Omaha police wisely cast a wide net in their search for whoever killed 5-year-old Payton Benson.
Hardworking officers beat the pavement. Talked to neighbors. Examined data from shot sensors. Sifted through intelligence on gangs and gang activity. Even combed social media websites for evidence.
They say what they found online helped them make a series of arrests in Payton’s death.
But some troubling Facebook responses by others to those arrests show why solving local gun violence is so difficult.
The postings revealed the kind of warped thinking that investigators often complain about privately — a “don’t snitch” mentality that ends up protecting gang and gun violence in parts of Omaha.
“Bro, keep ya head up ... .”
“That’s sooooo crazy!!!! (Expletives) loyalty ain’t 100 (percent) no more.”
“Free all them.”
Glance again at the smile of the little girl shot dead at breakfast by errant gunfire. How could anyone think it wrong to come forward and do the right thing by her?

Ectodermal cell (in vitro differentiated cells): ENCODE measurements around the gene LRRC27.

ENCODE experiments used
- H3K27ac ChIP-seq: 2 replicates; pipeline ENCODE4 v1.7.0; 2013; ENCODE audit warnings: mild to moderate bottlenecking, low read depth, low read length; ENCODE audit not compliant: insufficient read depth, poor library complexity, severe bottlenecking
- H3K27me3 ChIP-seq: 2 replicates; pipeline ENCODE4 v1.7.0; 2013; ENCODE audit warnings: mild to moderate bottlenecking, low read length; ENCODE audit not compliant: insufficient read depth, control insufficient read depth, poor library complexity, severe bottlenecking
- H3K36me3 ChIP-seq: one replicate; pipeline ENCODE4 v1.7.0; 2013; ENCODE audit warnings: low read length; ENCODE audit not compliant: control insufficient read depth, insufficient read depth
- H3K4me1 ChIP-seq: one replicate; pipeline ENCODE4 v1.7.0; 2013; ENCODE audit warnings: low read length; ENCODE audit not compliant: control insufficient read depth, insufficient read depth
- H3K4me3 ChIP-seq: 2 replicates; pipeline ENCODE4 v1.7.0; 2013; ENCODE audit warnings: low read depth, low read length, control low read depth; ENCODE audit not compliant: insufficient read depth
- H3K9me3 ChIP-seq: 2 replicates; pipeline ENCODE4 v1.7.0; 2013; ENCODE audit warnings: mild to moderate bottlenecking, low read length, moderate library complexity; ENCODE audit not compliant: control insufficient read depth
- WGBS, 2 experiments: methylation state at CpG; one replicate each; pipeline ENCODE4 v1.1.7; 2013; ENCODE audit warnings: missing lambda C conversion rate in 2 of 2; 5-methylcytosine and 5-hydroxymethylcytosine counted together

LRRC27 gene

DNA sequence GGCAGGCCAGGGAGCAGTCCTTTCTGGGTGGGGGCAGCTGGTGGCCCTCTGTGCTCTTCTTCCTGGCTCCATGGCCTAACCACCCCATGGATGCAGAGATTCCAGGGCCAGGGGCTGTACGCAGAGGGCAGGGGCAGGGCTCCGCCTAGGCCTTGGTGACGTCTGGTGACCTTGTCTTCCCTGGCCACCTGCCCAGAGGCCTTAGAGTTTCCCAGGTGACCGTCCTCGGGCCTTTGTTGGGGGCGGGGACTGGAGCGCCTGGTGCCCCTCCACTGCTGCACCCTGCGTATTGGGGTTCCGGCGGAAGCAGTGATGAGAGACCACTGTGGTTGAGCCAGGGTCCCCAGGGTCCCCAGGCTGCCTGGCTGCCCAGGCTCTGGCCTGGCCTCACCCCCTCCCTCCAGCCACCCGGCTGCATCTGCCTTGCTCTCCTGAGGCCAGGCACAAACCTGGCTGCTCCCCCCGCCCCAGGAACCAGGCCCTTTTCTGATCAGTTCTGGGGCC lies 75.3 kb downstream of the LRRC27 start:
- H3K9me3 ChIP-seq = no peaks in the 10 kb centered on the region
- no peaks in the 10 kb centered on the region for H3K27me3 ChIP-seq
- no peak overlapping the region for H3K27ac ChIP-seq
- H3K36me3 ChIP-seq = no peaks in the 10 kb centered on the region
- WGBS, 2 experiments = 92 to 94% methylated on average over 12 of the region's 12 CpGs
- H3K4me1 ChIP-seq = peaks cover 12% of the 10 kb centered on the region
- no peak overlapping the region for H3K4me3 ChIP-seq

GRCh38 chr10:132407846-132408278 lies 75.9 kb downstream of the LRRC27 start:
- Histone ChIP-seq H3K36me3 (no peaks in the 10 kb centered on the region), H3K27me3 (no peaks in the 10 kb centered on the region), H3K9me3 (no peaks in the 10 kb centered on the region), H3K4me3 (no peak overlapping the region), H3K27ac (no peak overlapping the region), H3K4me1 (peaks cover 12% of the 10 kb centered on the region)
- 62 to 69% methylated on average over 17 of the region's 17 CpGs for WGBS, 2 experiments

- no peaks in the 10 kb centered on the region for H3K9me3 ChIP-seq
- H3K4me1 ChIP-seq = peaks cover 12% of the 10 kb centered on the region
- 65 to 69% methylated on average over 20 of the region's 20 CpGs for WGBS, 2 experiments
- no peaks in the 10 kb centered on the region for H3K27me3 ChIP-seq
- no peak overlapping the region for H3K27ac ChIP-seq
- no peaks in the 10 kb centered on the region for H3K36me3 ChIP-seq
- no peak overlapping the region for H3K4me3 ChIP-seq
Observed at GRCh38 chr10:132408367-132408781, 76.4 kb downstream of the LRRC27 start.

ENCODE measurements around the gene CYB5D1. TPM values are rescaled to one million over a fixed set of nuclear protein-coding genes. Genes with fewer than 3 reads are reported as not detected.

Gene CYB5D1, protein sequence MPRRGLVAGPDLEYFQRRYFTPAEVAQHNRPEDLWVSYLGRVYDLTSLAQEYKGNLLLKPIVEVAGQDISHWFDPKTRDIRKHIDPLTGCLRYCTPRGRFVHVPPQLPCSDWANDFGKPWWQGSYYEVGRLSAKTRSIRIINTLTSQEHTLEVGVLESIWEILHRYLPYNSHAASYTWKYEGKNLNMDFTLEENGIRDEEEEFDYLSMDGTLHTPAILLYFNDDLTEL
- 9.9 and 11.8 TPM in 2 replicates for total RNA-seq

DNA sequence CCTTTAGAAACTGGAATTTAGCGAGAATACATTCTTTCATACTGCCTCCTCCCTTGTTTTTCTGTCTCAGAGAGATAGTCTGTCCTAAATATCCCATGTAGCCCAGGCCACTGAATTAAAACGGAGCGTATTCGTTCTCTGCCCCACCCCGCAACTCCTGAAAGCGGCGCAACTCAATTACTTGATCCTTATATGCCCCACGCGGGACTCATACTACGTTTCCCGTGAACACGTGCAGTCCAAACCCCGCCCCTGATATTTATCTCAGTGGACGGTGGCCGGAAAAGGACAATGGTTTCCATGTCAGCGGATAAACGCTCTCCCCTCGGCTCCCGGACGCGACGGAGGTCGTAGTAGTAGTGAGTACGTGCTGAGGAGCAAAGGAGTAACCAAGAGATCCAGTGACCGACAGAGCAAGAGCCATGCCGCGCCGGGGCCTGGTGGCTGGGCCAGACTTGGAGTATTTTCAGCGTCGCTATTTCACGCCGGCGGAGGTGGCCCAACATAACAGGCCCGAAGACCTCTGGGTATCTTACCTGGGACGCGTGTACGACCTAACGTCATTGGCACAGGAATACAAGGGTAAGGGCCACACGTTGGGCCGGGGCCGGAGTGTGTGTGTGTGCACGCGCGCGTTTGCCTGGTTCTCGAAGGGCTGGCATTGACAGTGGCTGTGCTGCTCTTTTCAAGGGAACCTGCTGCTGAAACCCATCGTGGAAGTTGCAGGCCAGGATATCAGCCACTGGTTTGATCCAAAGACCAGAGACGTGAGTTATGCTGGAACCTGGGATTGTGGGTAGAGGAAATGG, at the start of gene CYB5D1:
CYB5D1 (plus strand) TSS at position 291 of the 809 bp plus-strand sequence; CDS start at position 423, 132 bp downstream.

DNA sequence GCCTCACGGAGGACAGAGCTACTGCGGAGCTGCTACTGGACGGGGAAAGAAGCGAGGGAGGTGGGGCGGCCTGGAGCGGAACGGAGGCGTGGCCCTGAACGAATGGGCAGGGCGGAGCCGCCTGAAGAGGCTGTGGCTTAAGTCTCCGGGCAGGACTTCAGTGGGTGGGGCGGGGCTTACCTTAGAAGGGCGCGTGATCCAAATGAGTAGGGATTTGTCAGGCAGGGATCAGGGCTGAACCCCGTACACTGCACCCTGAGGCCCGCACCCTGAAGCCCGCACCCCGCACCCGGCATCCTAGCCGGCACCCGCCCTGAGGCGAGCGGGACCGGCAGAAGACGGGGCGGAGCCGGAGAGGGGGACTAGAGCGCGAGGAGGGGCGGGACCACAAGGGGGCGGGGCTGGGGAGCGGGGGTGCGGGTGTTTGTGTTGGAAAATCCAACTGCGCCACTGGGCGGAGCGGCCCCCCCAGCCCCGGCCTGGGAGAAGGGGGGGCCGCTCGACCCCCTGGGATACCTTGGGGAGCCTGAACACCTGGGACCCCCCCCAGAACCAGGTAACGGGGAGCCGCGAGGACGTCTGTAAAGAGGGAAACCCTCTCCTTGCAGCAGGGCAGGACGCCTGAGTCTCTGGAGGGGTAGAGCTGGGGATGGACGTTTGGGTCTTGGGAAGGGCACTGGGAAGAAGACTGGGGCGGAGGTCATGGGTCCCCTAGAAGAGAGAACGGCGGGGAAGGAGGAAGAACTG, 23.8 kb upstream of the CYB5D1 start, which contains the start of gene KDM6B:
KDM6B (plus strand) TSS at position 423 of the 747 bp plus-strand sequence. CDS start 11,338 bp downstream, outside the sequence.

Police often have a hard time identifying suspects without witnesses who are willing to help investigators. That’s one major reason why they say solving many gang-related cases is so difficult.
That’s why something has to change.
“These arrests are the product of a community that has stepped forward to assist law enforcement, coupled with gang and homicide detectives who have worked tirelessly to solve this case,” Police Chief Todd Schmaderer said after this week’s arrests.
In this case, people cooperated.
In part because the victim was an innocent. In part because she had claims to bagels and Cheerios, not Bloods or Crips.
And in part because increasing numbers of Omahans believe it’s time this stops.